So how do you structure IT to reflect the new needs of the business today? IT needs to re-shape itself to mold around the needs of the business. In today’s fast-paced business environment, organizations need to be lean and agile. Just as the business is seeking lean agility, IT needs to optimize commoditized technologies and divert more attention to technologies that support differentiation and innovation. The chances are that some core technology will need to remain under the control of central IT – within the datacenter (e.g. due to legislative requirements). Other commoditized elements that don’t support market differentiation can be farmed out to the cloud, but IT should still have a degree of influence and control: acting as a broker to support the right purchase decision and consider security, backup and continuity issues. The “line” between core IT in the datacenter and controlled IT that lives out in the cloud (or is provided by MSPs) will depend on a number of factors: industry regulation, business technology budget, perception of IT, maturity of cloud offerings, acceptable business risk and the level of control that must be maintained.
Generally, core IT is shrinking. As cloud technologies handle more of the “heavy lifting”, the size and complexity of the datacenter will shrink, as will the infrastructure and operations teams that surround it. While maintaining a more concentrated and streamlined IT “hub”, IT needs to grow out into the business – pro-actively sending teams out into business units to gain domain knowledge, identify needs and implement solutions from within. New IT will look more like a wheel, with a core “hub” running shared services, “spokes” that support individual business units, and a governance “rim” that holds it all together in terms of overall business alignment policy, centralized technology procurement and enterprise-wide IT performance analytics.
• Manages shared services strategy (but not just IT – see ESM later in this whitepaper).
• Responsible for core technology that is to remain within the walls of the datacenter.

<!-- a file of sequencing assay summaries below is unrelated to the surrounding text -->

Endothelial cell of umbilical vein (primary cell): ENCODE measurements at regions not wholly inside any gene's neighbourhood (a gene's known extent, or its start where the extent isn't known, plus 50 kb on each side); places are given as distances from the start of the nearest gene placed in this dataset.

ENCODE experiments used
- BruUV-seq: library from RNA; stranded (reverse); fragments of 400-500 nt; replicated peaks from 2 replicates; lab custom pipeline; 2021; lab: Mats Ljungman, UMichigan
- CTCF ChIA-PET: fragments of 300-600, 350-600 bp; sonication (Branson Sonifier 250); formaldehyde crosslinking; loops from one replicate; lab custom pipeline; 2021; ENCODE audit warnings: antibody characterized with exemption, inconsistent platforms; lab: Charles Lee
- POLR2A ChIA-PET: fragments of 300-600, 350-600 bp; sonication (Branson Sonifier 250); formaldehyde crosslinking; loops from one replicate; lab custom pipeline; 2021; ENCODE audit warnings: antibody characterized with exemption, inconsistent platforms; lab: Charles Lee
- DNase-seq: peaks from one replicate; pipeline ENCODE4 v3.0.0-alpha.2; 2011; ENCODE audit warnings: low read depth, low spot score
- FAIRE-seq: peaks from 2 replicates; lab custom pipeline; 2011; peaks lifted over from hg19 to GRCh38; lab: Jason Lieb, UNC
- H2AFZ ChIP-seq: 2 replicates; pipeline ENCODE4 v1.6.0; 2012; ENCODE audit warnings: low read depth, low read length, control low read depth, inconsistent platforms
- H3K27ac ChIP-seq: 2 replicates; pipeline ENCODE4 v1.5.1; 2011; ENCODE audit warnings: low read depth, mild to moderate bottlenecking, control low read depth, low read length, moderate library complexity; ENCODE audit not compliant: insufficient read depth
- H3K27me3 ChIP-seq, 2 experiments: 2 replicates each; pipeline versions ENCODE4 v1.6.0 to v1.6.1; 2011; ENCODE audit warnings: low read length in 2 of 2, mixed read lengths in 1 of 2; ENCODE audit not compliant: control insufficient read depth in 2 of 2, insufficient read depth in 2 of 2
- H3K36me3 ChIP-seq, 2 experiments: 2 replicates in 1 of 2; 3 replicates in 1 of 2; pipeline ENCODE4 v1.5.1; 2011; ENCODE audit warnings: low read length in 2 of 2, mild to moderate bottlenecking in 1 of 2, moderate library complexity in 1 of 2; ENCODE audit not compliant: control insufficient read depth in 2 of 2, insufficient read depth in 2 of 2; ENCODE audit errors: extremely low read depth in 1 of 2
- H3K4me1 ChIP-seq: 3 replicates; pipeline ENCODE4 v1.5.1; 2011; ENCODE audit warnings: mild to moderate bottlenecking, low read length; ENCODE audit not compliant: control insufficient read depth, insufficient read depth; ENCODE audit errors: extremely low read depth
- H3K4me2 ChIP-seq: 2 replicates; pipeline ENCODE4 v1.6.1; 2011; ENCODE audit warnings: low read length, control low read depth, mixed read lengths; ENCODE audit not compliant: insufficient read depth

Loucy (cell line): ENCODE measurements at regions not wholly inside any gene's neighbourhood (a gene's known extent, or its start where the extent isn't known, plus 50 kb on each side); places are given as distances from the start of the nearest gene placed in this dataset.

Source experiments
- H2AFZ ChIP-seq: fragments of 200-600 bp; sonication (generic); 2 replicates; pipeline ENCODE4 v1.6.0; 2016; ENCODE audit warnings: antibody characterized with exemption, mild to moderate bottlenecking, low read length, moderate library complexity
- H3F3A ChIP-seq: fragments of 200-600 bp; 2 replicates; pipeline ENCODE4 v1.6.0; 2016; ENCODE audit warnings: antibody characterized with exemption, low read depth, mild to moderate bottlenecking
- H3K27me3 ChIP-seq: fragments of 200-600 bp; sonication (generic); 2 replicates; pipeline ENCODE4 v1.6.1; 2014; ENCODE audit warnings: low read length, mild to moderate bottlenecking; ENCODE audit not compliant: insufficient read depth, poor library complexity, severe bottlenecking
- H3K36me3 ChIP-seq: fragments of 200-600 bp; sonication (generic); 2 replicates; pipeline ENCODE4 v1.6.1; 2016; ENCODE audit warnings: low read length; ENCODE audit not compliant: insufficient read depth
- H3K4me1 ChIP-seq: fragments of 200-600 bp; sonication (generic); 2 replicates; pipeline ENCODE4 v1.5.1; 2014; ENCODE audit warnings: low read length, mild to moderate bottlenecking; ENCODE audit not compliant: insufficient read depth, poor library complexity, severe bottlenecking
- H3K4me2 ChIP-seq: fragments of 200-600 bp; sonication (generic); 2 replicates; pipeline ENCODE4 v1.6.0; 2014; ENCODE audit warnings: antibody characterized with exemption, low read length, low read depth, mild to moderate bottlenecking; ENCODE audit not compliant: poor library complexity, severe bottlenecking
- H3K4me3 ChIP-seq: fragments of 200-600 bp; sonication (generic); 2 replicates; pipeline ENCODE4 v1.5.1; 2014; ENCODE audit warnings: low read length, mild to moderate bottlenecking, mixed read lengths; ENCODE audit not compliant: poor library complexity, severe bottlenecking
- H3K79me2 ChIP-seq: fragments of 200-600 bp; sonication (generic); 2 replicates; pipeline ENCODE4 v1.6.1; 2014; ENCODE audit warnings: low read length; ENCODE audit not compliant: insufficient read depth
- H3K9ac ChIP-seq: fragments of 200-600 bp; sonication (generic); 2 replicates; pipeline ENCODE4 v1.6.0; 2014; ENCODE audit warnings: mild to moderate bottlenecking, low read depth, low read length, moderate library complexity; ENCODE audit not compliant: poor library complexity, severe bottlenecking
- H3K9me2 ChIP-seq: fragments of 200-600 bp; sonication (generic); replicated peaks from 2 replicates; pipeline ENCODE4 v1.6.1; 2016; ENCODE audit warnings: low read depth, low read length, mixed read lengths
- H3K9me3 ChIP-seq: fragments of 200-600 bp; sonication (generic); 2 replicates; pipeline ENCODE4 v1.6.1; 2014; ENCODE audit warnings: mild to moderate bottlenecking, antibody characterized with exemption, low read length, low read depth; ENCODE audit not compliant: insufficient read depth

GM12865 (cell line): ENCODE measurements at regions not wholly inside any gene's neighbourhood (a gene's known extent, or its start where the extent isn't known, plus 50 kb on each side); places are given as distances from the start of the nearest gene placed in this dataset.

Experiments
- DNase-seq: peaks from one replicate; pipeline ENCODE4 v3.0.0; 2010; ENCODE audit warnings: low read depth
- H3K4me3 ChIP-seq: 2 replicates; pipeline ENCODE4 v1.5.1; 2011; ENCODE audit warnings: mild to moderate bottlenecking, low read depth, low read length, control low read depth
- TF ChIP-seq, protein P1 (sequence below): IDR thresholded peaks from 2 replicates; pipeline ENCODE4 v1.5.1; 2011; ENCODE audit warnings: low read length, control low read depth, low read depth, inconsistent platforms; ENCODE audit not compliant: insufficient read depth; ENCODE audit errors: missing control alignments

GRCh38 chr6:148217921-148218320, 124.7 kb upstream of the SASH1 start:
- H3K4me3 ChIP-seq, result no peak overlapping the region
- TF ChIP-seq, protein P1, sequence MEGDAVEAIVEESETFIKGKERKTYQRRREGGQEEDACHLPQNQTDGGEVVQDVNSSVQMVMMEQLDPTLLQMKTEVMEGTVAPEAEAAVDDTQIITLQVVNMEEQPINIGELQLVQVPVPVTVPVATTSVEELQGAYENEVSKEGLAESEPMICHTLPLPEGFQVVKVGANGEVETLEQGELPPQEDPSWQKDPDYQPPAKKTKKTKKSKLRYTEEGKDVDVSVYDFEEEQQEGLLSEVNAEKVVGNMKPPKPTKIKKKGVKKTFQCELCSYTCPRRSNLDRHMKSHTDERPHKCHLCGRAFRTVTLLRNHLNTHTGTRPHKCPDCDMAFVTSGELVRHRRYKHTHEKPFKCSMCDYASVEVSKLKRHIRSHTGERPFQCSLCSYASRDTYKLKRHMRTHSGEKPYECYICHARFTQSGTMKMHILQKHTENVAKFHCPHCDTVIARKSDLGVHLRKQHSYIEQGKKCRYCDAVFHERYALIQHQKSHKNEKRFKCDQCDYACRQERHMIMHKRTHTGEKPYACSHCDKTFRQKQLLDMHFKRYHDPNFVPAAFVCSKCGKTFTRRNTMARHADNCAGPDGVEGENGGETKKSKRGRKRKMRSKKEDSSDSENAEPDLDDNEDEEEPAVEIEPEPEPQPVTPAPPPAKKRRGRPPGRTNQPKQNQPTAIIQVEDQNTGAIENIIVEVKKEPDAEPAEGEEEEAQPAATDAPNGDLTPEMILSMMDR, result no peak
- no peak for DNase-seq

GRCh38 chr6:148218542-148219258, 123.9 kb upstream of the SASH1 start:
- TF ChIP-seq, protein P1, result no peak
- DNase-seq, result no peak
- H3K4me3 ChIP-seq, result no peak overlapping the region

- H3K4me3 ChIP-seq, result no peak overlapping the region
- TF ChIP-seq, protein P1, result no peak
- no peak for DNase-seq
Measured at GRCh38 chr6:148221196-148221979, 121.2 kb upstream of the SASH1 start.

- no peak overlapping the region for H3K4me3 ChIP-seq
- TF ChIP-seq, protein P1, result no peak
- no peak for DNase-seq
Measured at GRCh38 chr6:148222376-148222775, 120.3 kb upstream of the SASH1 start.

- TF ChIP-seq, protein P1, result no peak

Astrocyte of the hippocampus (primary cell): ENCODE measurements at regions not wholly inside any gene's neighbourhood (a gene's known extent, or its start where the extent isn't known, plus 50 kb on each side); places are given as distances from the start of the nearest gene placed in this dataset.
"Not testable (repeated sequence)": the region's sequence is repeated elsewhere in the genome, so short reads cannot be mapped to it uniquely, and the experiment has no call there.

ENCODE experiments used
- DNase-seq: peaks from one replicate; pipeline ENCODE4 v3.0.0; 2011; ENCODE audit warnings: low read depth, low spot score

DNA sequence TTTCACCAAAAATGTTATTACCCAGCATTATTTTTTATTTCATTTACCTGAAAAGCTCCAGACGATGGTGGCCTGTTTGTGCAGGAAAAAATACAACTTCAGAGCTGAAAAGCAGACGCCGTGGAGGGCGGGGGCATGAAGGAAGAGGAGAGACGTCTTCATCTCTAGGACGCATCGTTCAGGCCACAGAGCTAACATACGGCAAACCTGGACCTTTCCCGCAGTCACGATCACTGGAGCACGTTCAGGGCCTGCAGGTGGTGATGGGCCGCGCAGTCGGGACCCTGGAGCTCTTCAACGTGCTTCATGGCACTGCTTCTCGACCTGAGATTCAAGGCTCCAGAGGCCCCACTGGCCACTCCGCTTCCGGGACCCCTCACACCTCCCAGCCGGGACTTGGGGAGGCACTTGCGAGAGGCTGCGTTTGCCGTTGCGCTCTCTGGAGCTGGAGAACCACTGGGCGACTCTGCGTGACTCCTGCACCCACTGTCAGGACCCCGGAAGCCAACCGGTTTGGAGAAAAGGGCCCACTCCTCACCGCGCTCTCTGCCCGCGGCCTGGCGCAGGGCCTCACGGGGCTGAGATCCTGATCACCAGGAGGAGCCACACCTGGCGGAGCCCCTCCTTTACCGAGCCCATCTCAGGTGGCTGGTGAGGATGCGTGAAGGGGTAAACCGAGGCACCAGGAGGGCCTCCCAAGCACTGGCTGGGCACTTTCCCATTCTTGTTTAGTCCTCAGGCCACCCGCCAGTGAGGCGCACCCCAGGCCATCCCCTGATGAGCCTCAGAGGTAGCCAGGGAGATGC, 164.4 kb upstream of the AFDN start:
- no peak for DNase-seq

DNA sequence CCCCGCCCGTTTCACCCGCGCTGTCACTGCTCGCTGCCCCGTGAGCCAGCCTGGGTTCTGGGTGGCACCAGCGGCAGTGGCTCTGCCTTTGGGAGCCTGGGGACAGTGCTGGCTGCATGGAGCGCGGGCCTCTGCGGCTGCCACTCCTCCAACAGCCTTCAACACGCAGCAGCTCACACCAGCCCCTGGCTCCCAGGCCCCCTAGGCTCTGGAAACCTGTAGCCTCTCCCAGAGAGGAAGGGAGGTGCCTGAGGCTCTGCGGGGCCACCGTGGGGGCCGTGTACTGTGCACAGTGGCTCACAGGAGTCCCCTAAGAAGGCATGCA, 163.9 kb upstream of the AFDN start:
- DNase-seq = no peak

• Provides core communications, network, storage and security functions.
• Responsible for setting up new “spokes” to support new business units.
• Small IT sub-teams living within each business unit to assist directly with technology.
• Cross-trained to understand the operational workings and needs of the departments they support.
• Responsible for managing the lifecycles of the technologies that each business unit owns.
•Liaising with the IT “hub” and outside “rim” to ensure proper integration and efficient governance within the wheel framework.
• CIO sits at the boardroom table to advise the business at the highest level on how technology can enable strategic business objectives.
• Maintain oversight of all IT projects, processes, purchasing and staffing.
• Business Productivity Team – leveraging service management, process management and new technologies to improve operational efficiency within the business.
• Structured, enterprise-wide performance reporting ensures a complete view of IT performance and spending – not just the tip of the iceberg.
In short, the IT department needs to be more involved in the business and less obsessed with owning and controlling all of the grey boxes that support IT services. The cloud technology model has come of age and can be trusted to deliver high availability, high performance, and high security services. With a more lightweight and simplified IT estate, the IT department can unburden itself and work on restructuring to better engage and support the business. If IT resists the unstoppable tide of change, it risks a death of a thousand budget cuts as it becomes less and less relevant to the needs of the business.
You can read more about the top 5 Strategic ITSM Challenges in 2015 in our latest briefing paper.
Download the briefing paper